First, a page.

to entertain other offers ends.
Watch the clock and the calendar.
Timing and deadlines are very important in real estate
transactions. Once your offer is accepted and there is a
preliminary contract on the home purchase, you should make
sure to allow sufficient time to apply for and obtain
mortgage financing, to schedule the closing and the home
inspection of the property, and to negotiate the details of
the final contract known as the Purchase and Sale Agreement
between you and the seller.
Step 5: Apply for a mortgage.
Once you have a signed contract on a home, it’s time to
apply for a mortgage. Remember that you still must formally
apply for a mortgage even if you have already been
pre-qualified. Also remember that you are not obligated to
apply for a loan with the same lender that pre-qualified
Get the help of an Attorney.
Now is also the time to retain an attorney if you have
not already done so. Applying for a mortgage and purchasing
a home represent complex legal transactions. Having an
experienced advocate looking out for your interests is
important as you embark on these last steps towards becoming
a homeowner. (See, the
Connecticut Bar Association to find
a list of attorneys that practice real estate law near you.)
Meet with a CHFA Participating Lender.
If you wish to purchase your home with a CHFA mortgage,
you must meet with a CHFA
Participating Lender who will originate and process your CHFA loan
Keep in mind that there are eligibility requirements for
CHFA homebuyer programs. To be eligible, generally,
you must not have owned a home in the last three years.
If you have owned and it has been less than three years
since you sold or you are currently selling, you must be
moving to a
of the state. Also, in many cases, the home you
wish to buy must not exceed CHFA
sales price limits.
Similarly, your total household income, before taxes and
expenses, must fall within CHFA
income limits, unless you are moving to a
Your CHFA Participating Lender can help you select the loan
program with the most favorable interest rates to fit your
circumstances. Your lender will then guide you step by step
through the entire application process. (See,
Lenders near you.)
Your lender will discuss mortgage terms and
Your lender may discuss with you various types and terms
of mortgages. While CHFA only offers 30-year fixed rate
mortgages, some lenders offer more exotic alternatives.
30-year fixed rate mortgages are generally safe because they
lock in an interest rate for the life of a loan enabling you
to predict and plan your monthly budget. Some mortgages,
like adjustable rate mortgages (ARMs), are more risky
because their interest rates are reset after a period of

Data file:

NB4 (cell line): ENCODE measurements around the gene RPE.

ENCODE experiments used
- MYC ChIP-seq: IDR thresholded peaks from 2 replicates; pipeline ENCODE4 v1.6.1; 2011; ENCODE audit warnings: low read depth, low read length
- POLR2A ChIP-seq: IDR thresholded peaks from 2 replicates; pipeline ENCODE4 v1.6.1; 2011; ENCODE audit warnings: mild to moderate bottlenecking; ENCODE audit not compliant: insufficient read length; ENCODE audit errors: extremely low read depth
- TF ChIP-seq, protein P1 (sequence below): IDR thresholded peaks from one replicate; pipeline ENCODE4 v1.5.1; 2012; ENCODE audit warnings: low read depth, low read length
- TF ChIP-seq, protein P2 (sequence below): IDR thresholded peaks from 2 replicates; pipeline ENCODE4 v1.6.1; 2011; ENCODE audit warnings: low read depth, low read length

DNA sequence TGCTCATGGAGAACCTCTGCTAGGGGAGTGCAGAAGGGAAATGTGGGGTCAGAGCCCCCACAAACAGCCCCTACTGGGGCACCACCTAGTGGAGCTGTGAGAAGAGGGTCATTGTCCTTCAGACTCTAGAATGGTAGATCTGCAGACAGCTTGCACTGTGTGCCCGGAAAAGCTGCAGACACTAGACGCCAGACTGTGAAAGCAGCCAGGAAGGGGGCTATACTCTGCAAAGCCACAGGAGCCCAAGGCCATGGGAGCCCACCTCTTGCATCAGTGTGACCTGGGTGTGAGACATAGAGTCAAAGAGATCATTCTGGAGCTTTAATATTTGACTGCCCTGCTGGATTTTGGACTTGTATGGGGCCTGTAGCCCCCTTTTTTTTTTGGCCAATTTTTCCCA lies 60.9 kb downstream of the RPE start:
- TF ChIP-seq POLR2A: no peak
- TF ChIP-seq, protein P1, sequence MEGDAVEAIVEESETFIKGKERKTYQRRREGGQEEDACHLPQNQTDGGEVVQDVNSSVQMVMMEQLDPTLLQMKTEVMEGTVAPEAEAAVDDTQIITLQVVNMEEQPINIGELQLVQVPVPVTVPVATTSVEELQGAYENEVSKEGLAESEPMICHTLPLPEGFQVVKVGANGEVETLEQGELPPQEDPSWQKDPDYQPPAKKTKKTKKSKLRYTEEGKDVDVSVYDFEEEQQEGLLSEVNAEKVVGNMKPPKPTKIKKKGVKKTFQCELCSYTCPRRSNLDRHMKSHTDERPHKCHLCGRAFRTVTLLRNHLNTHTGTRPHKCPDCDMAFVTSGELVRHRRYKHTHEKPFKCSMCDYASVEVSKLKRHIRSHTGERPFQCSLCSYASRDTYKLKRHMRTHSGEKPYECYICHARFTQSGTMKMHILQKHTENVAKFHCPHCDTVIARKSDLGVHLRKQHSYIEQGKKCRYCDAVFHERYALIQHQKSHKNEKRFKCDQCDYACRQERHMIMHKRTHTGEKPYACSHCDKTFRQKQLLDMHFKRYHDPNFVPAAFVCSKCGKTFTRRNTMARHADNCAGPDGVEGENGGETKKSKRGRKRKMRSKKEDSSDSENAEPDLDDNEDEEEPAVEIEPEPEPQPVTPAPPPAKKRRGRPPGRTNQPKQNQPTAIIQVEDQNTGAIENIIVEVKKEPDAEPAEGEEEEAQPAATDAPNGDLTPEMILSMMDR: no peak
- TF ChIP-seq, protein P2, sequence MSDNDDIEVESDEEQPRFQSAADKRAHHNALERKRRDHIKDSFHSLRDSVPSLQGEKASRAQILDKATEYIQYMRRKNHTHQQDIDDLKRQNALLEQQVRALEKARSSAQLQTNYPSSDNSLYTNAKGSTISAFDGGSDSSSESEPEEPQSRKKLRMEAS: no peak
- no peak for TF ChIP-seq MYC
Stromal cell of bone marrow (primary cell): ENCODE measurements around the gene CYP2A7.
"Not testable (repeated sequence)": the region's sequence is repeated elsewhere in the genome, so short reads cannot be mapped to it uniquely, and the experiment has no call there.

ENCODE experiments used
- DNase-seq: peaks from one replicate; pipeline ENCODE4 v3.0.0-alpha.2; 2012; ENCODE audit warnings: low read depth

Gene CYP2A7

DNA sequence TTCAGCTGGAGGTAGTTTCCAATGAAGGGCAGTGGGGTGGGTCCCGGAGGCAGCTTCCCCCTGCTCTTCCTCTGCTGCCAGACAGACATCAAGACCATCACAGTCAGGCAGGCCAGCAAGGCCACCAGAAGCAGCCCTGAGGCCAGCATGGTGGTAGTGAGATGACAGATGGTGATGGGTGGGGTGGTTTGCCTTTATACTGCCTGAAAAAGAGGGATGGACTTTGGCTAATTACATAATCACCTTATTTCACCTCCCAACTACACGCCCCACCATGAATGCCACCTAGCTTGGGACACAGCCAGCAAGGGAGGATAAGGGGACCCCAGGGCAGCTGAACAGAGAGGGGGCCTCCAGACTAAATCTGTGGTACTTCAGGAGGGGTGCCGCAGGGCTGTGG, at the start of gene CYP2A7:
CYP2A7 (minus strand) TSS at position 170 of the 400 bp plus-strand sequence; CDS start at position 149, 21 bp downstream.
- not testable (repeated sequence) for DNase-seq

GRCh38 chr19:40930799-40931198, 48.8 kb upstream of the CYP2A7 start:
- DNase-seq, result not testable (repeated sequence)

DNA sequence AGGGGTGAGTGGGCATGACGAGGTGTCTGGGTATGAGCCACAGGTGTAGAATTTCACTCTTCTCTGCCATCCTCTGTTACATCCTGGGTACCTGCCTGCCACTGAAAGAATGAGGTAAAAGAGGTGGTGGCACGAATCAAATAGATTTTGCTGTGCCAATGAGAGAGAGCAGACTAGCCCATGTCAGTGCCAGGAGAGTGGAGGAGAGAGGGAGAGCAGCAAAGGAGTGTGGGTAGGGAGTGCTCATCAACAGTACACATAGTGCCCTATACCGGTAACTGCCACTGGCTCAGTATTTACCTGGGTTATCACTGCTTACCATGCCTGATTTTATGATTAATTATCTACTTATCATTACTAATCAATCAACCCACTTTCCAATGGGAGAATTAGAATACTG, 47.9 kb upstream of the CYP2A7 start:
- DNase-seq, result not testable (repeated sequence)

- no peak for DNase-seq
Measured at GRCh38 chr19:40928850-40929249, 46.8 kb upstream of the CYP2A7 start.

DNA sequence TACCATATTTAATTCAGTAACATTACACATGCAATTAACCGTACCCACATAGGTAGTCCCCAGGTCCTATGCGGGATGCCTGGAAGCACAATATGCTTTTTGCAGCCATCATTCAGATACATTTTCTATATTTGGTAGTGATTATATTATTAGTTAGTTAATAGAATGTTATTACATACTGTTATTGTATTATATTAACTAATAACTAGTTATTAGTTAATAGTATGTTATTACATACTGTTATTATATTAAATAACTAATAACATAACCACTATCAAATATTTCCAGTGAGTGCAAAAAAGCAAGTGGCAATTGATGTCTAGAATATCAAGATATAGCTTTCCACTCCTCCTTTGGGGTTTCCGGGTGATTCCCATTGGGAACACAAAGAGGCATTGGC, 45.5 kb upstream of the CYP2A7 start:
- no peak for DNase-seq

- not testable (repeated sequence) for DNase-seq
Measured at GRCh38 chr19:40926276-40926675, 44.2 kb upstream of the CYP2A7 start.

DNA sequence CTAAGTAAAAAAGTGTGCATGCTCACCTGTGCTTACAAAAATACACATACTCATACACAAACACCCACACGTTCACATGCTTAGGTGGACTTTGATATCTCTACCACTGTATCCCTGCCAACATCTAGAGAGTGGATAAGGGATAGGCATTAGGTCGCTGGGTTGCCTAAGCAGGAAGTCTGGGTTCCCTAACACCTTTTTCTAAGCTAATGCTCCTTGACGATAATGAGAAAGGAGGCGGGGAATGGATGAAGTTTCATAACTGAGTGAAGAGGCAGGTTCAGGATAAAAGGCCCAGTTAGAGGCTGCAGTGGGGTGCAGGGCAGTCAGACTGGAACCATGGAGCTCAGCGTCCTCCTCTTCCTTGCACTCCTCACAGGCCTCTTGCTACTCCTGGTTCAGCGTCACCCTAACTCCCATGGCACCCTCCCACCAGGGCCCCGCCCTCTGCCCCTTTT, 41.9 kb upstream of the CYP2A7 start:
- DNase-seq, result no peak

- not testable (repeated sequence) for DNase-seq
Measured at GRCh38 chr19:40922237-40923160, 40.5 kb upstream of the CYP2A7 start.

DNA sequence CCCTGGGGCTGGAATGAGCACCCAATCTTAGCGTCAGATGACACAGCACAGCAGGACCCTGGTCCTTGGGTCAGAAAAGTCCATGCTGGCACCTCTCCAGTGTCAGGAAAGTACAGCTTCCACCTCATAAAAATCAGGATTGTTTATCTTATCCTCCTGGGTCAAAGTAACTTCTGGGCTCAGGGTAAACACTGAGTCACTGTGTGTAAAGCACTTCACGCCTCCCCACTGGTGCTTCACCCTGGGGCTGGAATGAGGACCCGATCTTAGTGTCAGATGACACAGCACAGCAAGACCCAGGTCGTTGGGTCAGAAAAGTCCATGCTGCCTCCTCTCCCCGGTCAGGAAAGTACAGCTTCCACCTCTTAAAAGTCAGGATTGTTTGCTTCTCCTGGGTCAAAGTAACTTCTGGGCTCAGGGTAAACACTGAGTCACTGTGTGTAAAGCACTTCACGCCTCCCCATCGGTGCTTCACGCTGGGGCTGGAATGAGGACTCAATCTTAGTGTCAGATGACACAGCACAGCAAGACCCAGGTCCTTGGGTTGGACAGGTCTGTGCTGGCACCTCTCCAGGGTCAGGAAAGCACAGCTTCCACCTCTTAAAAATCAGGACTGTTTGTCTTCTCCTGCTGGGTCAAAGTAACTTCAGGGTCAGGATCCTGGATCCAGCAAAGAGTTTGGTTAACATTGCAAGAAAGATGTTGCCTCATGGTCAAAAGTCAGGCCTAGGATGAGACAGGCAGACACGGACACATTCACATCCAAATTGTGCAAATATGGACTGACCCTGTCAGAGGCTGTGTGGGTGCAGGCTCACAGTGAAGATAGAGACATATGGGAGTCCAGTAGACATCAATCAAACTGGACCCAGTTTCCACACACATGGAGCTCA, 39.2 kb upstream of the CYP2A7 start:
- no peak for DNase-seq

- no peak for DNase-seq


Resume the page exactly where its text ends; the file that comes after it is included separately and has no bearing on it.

time. CHFA encourages first-time homebuyers to investigate
our mortgage programs.
Your lender will explain "PITI."
Your lender will explain the components of a monthly
mortgage payment known as “PITI.” PITI stands for
“principal, interest, taxes and insurance” and represents
the monthly loan service of principal and interest,
as well as the monthly
homeowners insurance premium, and
mortgage insurance premium, if required, (as well as any
other insurance premiums) that combine to form your monthly
For a CHFA mortgage, your taxes and insurances are
required to be escrowed, which means that your lender will
deposit the funds in an escrow account each month and pay them on
your behalf when they come due. Your lender will provide
you with a monthly breakdown of these components and will
explain the schedule of payment over the life of the loan.
Typically, a home loan is amortized, which means that you
will pay more interest than principal in the early years and
less interest than principal in the final years of the
loan. The amount of your monthly combined principal and
interest payment, however, will stay the same for the life
of the loan. Amounts required for property taxes and
insurance, on the other hand, can fluctuate. Should this
happen, the amount you will pay your lender each month will
also change. Your lender will notify you in writing
should these changes affect your monthly mortgage payment.
Your lender will provide a “good faith estimate”
of closing costs.
Federal law requires your lender to provide you with a
“good faith estimate” of closing costs within three days of
applying for a loan. Closing costs can range from between
3% to 5% of the sale price of the home.
Closing costs include fees associated with the services
provided during the processing of your mortgage
application. Some of these fees cover the costs of the
credit report, the title search, the title insurance, the
lender's attorney, the buyer’s attorney, the home appraisal,